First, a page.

Analysing Web Search Logs to Determine Session Boundaries for User-Oriented Learning

  • Ayse Göker
  • Daqing He
Conference paper
Part of the Lecture Notes in Computer Science book series (LNCS, volume 1892)

Abstract

Incremental learning approaches based on user search activities provide a means of building adaptive information retrieval systems. To develop more effective user-oriented learning techniques for the Web, we need to be able to identify a meaningful session unit from which we can learn. Without this, we run a high risk of grouping together activities that are unrelated or perhaps not from the same user. We are interested in detecting boundaries of sequences between related activities (sessions) that would group the activities for a learning purpose. Session boundaries, in Reuters transaction logs, were detected automatically. The generated boundaries were compared with human judgements. The comparison confirmed that a meaningful session threshold for establishing these session boundaries was confined to a 11-15 minute range.

Keywords

Human Judgement User Search Learning Purpose Minute Range Session Interval 
These keywords were added by machine and not by the authors. This process is experimental and the keywords may be updated as the learning algorithm improves.

Preview

Unable to display preview. Download preview PDF.

Unable to display preview. Download preview PDF.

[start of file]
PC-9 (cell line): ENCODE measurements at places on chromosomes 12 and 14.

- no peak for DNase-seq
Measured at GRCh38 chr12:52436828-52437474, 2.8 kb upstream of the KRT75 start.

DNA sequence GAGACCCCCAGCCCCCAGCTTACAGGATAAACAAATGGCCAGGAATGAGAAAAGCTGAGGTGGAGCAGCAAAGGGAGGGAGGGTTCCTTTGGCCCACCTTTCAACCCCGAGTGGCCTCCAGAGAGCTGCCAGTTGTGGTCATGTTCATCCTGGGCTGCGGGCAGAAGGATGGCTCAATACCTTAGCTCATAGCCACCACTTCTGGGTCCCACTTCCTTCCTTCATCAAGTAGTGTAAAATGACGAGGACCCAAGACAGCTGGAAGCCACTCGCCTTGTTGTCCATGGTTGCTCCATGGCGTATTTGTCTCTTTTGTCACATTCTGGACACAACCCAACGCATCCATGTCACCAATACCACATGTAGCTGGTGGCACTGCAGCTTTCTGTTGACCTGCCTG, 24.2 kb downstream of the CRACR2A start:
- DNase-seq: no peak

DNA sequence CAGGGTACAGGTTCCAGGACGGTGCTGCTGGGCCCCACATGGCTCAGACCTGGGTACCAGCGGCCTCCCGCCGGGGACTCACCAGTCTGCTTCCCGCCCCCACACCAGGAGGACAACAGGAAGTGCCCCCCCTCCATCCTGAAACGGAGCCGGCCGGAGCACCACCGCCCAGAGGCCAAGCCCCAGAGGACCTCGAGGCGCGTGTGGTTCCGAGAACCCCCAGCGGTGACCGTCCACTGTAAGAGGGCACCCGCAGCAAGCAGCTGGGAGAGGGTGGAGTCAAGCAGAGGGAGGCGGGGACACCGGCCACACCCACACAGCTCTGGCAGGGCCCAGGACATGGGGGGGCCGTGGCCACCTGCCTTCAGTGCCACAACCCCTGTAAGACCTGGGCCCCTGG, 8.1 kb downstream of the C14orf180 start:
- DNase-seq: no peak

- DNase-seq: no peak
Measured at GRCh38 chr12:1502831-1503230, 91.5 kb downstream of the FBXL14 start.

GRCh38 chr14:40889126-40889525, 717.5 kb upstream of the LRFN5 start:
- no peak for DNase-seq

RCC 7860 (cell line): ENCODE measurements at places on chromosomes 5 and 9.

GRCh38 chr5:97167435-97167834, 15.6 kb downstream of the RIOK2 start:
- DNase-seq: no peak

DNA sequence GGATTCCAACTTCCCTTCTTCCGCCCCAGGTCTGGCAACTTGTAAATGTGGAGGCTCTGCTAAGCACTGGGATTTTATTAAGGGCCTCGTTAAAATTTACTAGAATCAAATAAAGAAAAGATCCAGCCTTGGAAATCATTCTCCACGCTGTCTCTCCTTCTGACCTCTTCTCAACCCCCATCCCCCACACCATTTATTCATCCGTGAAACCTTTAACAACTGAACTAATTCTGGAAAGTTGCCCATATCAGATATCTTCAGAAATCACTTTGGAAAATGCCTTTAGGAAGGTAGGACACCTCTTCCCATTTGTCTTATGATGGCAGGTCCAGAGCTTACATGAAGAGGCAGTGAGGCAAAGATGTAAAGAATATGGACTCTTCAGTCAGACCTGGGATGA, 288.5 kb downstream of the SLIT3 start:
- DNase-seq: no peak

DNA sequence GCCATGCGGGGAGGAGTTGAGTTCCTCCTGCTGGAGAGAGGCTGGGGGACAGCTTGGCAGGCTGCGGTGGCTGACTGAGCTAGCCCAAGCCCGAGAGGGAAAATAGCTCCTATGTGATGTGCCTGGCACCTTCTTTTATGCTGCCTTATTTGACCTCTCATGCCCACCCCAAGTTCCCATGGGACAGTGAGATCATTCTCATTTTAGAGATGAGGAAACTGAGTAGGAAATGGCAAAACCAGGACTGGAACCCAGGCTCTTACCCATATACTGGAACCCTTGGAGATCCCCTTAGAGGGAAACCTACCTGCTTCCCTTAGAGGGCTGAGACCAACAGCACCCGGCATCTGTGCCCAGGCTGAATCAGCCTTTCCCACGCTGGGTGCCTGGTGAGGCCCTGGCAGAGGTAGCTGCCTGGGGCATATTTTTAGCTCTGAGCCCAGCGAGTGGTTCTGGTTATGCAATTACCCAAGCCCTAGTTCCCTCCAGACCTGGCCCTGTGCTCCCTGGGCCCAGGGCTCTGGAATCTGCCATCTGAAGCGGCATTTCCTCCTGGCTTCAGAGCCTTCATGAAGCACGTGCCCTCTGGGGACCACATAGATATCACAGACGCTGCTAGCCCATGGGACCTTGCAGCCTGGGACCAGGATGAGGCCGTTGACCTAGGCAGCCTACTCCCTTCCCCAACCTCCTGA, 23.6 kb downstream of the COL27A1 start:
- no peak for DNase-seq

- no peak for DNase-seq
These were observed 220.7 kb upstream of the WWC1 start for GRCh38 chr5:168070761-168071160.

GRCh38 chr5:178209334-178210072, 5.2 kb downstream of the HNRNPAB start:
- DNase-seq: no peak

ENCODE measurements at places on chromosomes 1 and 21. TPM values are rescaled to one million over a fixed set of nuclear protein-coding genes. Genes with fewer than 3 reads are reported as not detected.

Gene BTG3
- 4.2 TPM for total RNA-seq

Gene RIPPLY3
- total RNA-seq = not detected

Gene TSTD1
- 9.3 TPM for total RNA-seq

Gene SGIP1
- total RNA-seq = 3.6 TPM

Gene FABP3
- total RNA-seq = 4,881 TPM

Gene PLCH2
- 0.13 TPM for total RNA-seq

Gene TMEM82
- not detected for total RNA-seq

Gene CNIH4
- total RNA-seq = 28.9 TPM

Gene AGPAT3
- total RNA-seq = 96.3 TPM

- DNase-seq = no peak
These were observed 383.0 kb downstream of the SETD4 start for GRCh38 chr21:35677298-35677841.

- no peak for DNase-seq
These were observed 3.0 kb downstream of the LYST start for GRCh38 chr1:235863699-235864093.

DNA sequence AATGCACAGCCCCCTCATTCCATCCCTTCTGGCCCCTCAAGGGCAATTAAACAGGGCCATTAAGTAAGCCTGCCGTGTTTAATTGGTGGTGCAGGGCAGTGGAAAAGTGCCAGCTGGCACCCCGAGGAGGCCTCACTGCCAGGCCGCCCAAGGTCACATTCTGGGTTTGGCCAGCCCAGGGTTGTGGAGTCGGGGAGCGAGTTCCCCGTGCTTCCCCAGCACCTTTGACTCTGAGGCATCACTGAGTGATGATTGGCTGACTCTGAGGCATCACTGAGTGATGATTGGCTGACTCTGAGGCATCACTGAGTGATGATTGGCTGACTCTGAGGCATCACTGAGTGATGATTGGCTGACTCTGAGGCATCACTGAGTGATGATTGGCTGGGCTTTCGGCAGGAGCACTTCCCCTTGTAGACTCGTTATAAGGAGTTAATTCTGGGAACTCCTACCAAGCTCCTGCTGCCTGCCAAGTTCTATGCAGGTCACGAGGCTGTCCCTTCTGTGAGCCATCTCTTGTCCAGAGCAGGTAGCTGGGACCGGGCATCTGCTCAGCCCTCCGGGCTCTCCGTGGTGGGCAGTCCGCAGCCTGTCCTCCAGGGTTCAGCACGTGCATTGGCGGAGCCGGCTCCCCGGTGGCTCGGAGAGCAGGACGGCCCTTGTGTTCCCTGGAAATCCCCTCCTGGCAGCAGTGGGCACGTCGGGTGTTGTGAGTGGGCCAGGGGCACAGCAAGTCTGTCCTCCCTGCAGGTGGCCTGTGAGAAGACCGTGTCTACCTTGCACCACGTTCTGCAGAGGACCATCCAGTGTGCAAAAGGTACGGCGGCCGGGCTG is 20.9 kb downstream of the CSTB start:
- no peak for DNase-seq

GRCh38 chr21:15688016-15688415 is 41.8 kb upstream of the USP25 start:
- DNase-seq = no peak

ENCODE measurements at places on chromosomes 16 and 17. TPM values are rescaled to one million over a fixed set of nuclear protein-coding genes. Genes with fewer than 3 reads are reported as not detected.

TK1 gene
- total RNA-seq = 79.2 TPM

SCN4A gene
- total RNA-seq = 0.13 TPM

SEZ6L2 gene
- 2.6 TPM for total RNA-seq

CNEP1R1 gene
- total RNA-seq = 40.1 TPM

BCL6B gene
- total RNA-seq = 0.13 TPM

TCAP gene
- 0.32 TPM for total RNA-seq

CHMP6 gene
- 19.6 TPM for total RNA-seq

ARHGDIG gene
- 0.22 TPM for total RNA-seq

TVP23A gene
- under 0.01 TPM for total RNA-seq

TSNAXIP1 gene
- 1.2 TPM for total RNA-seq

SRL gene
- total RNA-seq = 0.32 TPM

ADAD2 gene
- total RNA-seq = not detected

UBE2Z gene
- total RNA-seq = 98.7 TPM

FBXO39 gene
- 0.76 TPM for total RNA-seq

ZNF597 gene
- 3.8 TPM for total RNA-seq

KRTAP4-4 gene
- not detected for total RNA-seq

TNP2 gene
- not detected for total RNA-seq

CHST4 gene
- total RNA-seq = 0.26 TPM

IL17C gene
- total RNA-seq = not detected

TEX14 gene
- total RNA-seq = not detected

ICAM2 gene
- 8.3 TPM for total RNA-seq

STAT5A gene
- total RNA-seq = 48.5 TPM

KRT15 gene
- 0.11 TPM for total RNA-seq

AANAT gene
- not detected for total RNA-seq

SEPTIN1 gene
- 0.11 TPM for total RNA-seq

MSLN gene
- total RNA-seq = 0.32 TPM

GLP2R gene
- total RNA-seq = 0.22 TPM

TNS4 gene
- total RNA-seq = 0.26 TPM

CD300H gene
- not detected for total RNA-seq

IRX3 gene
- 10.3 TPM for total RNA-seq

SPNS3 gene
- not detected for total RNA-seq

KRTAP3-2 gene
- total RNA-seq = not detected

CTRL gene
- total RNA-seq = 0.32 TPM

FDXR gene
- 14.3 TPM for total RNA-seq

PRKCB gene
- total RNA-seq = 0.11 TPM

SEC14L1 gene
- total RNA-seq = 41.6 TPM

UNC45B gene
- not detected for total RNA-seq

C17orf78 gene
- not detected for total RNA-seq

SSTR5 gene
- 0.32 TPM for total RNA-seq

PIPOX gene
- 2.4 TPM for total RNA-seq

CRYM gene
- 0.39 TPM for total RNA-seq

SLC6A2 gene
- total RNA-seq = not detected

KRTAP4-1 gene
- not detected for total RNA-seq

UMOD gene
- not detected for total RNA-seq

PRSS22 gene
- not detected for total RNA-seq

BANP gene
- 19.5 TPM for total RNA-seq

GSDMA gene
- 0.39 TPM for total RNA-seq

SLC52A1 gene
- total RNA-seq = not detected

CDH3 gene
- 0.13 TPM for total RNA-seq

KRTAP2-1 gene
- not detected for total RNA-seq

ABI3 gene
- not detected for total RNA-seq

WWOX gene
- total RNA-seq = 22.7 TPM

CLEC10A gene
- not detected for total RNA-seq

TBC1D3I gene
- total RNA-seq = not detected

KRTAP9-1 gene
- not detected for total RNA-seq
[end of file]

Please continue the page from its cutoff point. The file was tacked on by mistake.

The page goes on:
References

  1. [1]
    Balabanovic M., Shoham Y., and Yun Y.: An Adaptive Agent for Automated Web Browsing. Tech. Rep. CS-TN-97-52, Dept. of Comp. Sci., Stanford University (1997)Google Scholar
  2. [2]
    Catledge L. and Pitkow J.: Characterizing Browsing Strategies in the World-Wide Web. In 3rd International World-Wide Web Conference (1995) http://www.igd.fhg.de/archive/1995www95/papers/
  3. [3]
    He D. and Goker A.: Detecting session boundaries from Web user logs. In 22nd Annual Colloquium on IR Research IRSG 2000, Cambridge, UK (2000) 57–66Google Scholar
  4. [4]
    Jansen J., Spink A., Bateman J., and Saracevic T.: Real Life Information Retrieval: A Study of User Queries on the Web. SIGIR Forum, 32(1)(1998) 5–17CrossRefGoogle Scholar
  5. [5]
    Joachims T., Freitag D., and Mitchell T.: WebWatcher: A Tour Guide for the World Wide Web. In Proceedings of IJCAI97 (1997) 770–775Google Scholar

Copyright information

© Springer-Verlag Berlin Heidelberg 2000

Authors and Affiliations

  • Ayse Göker
    • 1
  • Daqing He
    • 1
  1. 1.School of Computer and Mathematical SciencesThe Robert Gordon UniversityScotland

Personalised recommendations